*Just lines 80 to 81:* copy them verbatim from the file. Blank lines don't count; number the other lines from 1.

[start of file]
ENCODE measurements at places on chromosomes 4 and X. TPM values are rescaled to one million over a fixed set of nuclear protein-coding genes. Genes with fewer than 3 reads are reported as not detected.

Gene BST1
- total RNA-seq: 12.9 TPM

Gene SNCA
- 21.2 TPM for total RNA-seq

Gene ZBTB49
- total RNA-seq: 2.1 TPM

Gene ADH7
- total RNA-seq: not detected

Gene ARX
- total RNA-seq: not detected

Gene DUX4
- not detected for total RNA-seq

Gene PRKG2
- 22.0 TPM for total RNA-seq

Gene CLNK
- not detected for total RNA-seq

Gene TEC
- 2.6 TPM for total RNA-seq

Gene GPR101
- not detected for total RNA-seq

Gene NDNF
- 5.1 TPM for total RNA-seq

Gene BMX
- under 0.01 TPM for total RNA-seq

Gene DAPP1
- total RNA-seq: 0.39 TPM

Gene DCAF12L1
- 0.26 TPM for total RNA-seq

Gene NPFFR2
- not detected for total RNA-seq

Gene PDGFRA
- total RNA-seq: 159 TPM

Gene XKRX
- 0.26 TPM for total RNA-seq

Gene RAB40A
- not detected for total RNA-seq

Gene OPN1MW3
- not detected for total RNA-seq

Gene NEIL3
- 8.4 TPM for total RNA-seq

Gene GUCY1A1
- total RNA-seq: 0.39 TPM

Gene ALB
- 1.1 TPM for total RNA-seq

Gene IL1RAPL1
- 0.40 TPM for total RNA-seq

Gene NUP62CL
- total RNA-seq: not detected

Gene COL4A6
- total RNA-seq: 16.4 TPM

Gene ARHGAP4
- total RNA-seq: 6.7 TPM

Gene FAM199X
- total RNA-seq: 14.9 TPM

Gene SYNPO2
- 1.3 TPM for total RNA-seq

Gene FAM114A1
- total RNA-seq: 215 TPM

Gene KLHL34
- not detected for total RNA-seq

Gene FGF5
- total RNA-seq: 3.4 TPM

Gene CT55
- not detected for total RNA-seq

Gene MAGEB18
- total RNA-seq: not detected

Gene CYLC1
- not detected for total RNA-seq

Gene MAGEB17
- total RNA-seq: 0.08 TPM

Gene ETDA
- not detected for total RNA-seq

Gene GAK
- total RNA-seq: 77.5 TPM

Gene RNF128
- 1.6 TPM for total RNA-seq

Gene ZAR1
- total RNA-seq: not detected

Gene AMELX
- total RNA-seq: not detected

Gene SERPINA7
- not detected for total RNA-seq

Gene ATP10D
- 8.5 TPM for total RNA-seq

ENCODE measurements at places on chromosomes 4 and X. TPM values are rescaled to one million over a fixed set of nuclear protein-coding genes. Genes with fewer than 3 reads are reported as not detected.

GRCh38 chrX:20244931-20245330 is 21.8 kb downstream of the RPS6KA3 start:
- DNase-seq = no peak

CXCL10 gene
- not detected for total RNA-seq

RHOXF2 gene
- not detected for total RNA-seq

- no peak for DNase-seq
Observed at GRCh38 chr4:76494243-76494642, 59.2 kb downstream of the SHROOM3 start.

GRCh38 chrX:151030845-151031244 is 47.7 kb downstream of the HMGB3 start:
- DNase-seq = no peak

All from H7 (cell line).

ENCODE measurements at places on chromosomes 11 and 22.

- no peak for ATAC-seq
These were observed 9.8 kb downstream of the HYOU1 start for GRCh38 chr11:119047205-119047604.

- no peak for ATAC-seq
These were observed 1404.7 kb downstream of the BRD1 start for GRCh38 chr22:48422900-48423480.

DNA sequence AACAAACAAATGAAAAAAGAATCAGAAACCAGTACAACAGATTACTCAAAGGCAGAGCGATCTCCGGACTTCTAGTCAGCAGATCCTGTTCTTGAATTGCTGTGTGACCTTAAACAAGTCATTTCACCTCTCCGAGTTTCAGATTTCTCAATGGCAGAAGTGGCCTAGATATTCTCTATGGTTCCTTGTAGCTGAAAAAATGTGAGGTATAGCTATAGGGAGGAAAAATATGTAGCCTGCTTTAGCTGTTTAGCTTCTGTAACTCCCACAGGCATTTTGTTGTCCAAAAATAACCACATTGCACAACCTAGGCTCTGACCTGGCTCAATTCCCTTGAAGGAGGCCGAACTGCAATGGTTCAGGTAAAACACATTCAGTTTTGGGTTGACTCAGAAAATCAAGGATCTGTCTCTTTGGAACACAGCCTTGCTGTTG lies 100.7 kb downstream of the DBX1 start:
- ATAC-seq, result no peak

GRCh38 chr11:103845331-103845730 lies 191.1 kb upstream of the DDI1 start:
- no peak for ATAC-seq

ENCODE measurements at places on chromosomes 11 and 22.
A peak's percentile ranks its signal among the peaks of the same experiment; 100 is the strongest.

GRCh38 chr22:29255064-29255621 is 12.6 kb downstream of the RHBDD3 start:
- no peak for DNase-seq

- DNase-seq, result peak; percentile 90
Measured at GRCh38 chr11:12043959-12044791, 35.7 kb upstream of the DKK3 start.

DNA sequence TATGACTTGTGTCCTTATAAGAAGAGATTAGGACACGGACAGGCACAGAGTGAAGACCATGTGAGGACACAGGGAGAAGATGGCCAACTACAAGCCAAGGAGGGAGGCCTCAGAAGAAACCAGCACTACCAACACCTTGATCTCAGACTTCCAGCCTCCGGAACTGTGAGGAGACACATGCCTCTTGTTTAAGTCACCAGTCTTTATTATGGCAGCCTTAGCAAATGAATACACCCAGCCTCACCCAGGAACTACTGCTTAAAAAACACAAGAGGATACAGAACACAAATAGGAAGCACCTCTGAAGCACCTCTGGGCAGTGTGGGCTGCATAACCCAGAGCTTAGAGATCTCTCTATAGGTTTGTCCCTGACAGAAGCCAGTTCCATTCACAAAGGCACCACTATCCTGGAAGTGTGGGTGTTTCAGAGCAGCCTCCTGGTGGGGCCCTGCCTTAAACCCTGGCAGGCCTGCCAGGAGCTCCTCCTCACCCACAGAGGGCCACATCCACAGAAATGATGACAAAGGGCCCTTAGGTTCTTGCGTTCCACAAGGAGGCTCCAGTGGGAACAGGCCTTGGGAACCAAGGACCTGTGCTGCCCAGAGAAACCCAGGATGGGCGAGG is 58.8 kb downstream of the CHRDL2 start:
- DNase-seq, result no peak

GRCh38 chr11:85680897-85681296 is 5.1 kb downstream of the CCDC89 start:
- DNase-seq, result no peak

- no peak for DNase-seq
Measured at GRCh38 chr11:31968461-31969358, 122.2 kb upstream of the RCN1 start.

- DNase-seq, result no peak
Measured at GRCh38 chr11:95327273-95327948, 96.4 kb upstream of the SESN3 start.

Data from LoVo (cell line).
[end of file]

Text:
Gene AMELX
- total RNA-seq: not detected